The lion, the witch, and the capsule wardrobe (part 1)

Until now, I have considered myself a minimalist.  I don’t have an attachment to many things, so I thought creating a capsule wardrobe would not be a problem.  A capsule wardrobe is a compact wardrobe that is made up of staple pieces in coordinating colors.  The number of clothing items, as well as the types of clothing items counted, varies dramatically.  Some people say 24 pieces and some say 33 pieces, but the point is to eliminate those items that match nothing else in the closet.

In some of the things I read, others have tried this by limiting themselves to a specific number of pieces including jewelry and such.  Yeesh. Here is where I started in the process.

  1. Do the laundry.  I washed everything so I could have an accurate view of my current clothing collection.
  2. Pull everything out.  Then I pulled all of my clothes out and hung them around my room in groups. I kept dresses together, tops, etc. Then, I took pictures and listed an inventory.
  3. Make some decisions.  Decide what you want to create. Do you want one versatile wardrobe for any season? Do you want two capsule wardrobes, one for Spring/Summer and one for Fall/Winter? What is your goal in regard to number and types of pieces?


Since I just celebrated my 39th birthday, I decided my capsule wardrobe would be 39 pieces, would not include socks, underwear, bras, or accessories including shoes (because the number of underwear I own is nobody’s business and bras are expensive so I’m not just tossing them!)

Here was my inventory:

  • 16 dresses
  • 2 skirts
  • 2 pair of dress pants
  • 5 pair of jeans
  • 7 sweatshirts/hoodies
  • 2 blazers
  • 35 t-shirts
  • 17 tank tops
  • 16 yoga pants/leggings
  • 13 dressy tanks/sleeveless shirts
  • 29 cardigans
  • 7 scarves
  • 6 button-down dress shirts
  • 6 belts
  • 1 swimsuit       = 164 items

164 items? What the what? This was a bit of a wakeup call for me. How does a self-professed minimalist own so many pieces?  I took a deep breath and looked at my list closely. Some things made sense and I could explain, so I started a conversation with myself.

SELF 1: “Okay self, I own 29 cardigans because when I was in the corporate world I had tattoos to cover up.”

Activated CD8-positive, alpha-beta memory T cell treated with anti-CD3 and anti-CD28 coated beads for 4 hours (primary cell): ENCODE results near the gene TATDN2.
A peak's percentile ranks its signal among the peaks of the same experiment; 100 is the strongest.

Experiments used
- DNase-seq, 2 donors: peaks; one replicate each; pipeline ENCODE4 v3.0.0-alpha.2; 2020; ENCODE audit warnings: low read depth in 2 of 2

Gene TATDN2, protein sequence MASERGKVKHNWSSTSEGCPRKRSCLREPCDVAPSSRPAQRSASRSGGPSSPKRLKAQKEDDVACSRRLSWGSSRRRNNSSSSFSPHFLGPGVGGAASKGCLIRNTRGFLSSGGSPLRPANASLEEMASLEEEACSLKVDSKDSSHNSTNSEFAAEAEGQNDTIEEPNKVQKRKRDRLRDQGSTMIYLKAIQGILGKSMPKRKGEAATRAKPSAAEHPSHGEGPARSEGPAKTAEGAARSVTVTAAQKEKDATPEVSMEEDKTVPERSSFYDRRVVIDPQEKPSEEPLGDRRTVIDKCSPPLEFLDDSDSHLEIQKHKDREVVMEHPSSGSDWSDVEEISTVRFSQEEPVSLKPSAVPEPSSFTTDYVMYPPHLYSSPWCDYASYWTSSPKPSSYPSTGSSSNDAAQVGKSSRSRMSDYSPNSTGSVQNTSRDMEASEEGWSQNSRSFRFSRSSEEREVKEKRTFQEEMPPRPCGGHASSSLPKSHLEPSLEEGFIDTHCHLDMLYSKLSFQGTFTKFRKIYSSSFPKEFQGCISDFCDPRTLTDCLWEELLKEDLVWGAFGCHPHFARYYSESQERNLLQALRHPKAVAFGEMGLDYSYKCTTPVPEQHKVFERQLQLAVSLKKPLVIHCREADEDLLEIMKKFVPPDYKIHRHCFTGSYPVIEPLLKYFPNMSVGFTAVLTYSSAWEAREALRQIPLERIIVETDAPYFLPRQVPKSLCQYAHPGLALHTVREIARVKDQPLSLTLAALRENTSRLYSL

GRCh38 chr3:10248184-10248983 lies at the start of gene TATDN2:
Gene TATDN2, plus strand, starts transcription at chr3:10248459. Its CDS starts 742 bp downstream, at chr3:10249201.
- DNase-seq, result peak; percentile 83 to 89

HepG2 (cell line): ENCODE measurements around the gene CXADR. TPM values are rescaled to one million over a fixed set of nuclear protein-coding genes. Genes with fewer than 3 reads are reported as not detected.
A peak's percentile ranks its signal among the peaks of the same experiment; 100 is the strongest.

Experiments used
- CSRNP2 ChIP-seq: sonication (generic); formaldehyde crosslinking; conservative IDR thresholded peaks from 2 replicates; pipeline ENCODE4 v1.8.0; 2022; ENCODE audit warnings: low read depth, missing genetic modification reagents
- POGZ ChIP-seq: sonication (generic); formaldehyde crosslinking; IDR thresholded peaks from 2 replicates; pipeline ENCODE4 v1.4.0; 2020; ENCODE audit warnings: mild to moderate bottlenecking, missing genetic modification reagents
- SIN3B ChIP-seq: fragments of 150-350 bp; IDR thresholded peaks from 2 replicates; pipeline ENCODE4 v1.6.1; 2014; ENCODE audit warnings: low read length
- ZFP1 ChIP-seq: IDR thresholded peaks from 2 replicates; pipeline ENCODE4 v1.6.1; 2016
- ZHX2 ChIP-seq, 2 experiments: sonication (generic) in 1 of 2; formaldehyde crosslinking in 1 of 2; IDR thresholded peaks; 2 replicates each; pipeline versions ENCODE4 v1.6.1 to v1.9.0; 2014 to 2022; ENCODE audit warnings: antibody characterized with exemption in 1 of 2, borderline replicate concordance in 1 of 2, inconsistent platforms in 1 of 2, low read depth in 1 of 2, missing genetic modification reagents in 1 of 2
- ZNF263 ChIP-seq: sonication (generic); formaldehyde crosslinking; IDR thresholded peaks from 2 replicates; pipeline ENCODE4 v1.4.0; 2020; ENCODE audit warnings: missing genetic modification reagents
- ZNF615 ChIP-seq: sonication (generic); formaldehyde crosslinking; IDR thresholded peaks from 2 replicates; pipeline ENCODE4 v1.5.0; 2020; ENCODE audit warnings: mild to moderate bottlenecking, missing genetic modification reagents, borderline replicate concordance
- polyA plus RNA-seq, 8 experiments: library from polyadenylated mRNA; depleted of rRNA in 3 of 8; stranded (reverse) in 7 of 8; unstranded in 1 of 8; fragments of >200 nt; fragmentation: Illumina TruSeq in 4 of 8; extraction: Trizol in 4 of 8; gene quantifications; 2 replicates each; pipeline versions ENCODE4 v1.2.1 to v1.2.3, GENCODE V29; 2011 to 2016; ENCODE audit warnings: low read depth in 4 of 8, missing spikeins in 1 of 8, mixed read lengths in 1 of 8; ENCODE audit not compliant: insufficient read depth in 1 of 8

SELF 2: “Not in the corporate world anymore, are you? And haven’t been in over a year.”

SELF 1: “Good point, self.”

SELF 1: “I have 16 pairs of yoga pants and leggings because my job now allows me to work at home in comfort.  And I’m going to start working out and taking yoga.”

SELF 2: “Don’t you wash clothes?”

SELF 1: “Yessss.”

SELF 2: “How’s that going to the gym and yoga thing working out?”

SELF 1: “Shut up.”

What I was really trying to do was justify owning things that I might not actually need or want anymore.  Deep down, I felt sad and dejected. How could I help other people pare down and organize when I obviously had way too many things of my own?  I do realize that to some, this amount of garments may not seem nearly as expansive as I saw it, but remember, I thought I was minimalist person!

In my mind, I had failed my experiment. After trying to justify what I owned, I tried to cultivate ways to keep what I had anyway. “I’ll have two wardrobes – one fall/winter and one spring/summer, and then a workout wardrobe separate from that, and then I’ll only have to get rid of a few things…sheesh! That wasn’t the point of the exercise, and if I wasn’t going to take it seriously, then what was I doing?

It looks weeks of thinking about it and looking at my wardrobe (all put back in the closet).  So, what happened?  Tune in for The lion, the witch, and the capsule wardrobe – part 2.











































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